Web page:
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Old 12-19-2011
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Kids Infant with a new onset seziure

A 9-month-old infant is brought to the emergency room by her mother who states that the child experienced a seizure 2 hours ago. For the past week, the infant has been fussy and eating poorly, but she has not had any fever. The infant was born at term by spontaneous vaginal delivery without perinatal complications. Past medical history is unremarkable. Dietary history reveals that she has been breastfed since birth. However, she was introduced to applesauce and other soft, mashed fruits 1 week ago. One day after the introduction of fruit into her diet, the patient started to demonstrate poor oral intake and has continued to be picky with foods since that time. On exam, the child is afebrile but demonstrates tachycardia and tachypnea. Blood pressure is within the normal range. Both sclerae appear mildly icteric. Moderate hepatomegaly is present. The remainder of the physical exam is noncontributory. Finger-stick glucose is 32 mg/dL. Blood chemistries reveal decreased bicarbonate and elevated lactic acid levels. Liver function tests are mildly elevated. Analysis of urine reveals moderate proteinuria, positive glucose, and the presence of a non-glucose reducing sugar.
Which of the following represents the most likely diagnosis?
A. Rotor syndrome
B. Crigler-Najjar syndrome
C. Galactosemia
D. Hereditary fructose intolerance
E. Essential fructosuria
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Old 12-19-2011
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d or e,
icteric 9 month child presenting with seizure 1 or so week after introducing fruits.wow! i could summarize it in 1 line
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Old 12-19-2011
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the answer is hereditary fructose intolerance..
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Old 12-19-2011
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its D. Hereditary fructose intolerance
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Old 12-19-2011
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D. Hereditary fructose intolerance
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The correct answer is D. Hereditary Fructose Intolerance.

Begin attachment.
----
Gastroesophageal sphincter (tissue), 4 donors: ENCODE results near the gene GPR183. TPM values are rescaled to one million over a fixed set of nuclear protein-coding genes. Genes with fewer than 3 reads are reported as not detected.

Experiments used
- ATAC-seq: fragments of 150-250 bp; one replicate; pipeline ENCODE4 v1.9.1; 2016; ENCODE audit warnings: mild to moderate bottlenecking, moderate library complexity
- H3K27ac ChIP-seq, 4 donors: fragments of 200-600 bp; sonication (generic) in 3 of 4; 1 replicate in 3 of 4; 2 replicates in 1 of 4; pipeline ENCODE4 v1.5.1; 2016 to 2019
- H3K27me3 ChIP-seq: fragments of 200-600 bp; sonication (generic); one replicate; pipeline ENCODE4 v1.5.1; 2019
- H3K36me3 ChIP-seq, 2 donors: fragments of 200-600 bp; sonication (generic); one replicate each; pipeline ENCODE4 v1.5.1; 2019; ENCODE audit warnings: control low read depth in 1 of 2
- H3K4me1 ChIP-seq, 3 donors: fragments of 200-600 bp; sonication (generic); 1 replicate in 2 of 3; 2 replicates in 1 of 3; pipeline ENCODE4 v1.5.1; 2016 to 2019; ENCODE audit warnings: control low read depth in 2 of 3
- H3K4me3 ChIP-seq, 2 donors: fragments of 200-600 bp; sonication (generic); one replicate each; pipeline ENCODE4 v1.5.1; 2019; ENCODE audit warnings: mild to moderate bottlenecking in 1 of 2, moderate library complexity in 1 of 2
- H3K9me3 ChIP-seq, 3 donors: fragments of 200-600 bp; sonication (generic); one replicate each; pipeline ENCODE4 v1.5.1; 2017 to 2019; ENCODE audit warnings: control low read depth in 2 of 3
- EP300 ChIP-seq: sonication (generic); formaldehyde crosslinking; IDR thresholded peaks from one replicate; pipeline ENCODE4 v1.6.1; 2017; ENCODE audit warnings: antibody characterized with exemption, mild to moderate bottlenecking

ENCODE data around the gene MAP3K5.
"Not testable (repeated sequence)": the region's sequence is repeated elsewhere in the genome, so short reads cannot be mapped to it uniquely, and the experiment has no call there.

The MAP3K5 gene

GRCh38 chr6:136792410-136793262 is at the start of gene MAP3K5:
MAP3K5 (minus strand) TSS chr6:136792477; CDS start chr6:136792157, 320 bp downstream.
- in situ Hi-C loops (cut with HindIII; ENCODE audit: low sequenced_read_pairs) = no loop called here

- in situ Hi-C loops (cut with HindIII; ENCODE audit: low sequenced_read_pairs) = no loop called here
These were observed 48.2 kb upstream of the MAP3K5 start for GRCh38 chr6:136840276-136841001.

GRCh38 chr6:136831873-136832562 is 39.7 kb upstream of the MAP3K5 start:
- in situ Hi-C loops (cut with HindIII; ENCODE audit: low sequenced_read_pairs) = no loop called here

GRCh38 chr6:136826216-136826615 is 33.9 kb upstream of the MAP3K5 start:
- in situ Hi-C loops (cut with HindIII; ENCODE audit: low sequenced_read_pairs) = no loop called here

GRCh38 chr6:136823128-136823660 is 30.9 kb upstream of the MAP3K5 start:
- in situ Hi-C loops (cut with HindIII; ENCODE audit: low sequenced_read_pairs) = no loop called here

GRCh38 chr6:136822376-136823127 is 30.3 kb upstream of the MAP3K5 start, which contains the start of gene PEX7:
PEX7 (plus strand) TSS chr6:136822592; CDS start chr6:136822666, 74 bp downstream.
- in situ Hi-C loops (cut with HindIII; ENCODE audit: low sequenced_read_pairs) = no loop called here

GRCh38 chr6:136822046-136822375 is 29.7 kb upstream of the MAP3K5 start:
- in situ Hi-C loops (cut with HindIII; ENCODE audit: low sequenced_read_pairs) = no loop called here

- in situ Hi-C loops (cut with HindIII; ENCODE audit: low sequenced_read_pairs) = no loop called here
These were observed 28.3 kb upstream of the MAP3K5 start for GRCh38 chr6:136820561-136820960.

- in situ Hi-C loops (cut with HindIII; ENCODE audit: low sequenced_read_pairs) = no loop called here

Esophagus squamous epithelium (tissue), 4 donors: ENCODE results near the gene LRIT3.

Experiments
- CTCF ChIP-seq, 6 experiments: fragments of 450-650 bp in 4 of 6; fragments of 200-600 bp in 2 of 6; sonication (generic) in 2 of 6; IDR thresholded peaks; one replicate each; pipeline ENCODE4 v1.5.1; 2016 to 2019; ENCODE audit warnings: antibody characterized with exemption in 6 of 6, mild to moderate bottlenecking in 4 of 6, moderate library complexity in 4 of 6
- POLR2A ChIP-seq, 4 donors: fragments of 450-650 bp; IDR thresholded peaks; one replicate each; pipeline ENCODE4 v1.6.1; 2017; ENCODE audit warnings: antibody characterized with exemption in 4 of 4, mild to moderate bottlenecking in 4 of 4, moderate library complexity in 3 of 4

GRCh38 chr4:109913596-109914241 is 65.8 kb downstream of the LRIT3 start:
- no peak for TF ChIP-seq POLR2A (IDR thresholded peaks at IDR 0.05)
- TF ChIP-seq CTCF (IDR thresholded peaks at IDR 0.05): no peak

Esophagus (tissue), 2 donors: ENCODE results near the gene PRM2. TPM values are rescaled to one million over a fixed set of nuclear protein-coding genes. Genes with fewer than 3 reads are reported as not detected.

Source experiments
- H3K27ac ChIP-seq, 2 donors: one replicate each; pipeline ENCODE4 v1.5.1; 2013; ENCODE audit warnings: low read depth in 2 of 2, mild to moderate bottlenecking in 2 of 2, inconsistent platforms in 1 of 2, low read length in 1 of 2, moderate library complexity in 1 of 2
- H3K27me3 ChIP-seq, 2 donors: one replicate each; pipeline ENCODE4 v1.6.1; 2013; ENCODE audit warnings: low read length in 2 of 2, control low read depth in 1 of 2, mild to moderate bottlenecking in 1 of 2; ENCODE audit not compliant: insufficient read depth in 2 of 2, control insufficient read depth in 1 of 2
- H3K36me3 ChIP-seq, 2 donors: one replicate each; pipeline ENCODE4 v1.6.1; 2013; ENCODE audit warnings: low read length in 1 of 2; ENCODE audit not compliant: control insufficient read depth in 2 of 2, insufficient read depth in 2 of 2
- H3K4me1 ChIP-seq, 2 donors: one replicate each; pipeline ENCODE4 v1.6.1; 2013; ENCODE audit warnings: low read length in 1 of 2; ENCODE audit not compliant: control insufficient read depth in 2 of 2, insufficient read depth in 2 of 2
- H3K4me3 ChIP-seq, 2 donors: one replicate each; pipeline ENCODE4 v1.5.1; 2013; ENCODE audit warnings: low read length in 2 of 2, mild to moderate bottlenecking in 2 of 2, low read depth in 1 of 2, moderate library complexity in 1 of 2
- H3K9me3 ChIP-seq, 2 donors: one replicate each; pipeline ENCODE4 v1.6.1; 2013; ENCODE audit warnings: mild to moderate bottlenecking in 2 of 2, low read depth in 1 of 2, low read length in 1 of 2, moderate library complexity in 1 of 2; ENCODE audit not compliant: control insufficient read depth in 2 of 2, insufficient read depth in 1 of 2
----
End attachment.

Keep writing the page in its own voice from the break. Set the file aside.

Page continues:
This child likely has hereditary fructose intolerance (HFI). HFI is an autosomal recessive disease caused by mutations in aldolase B, an enzyme involved in glycolysis as well as gluconeogenesis. Onset of signs and symptoms coincides with introduction of fructose (fruit sugar) into the diet and includes vomiting, failure to thrive, hepatomegaly, jaundice, coagulopathy, metabolic acidosis, and coma. Patients with HFI demonstrate a drop in blood sugar upon ingestion of fructose, which explains the association of symptoms such as tachycardia and possible seizures with disease. Some soy formulas also contain fructose, so if the child is bottle-fed, symptoms may manifest soon after birth. Clinically, HFI has obvious symptomology, which diferentiates it from essential fructosuria in which patients are asymptomatic. Crigler-Najjar and Rotor syndromes are hereditary inborn errors of bilirubin metabolism that are associated with elevated bilirubin levels and jaundice. Neither of these diseases explains the patient's hypoglycemia following fructose ingestion. Galactosemia is also an unlikely diagnosis given that symptoms would emerge as soon as galactose from breast milk was introduced into the diet. Essential fructosuria is a benign disorder of fructose metabolism characterized by fructokinase (ketohexokinase) deficiency. Diagnosis of HFI can be made by detection of non-glucose reducing sugars in the urine. Treatment for HFI involves dietary fructose avoidance. In HFI, patients are not expected to clinically deteriorate if an appropriate diet is followed carefully. In fact, most symptoms will regress based on dietary control alone. Given the nature of enzyme deficiency, however, it is unlikely that children with the disease will somehow outgrow the disease on their own. Genetic counseling should be of ered to the family, given the autosomal recessive pattern of inheritance and possibility that future children may be affected.
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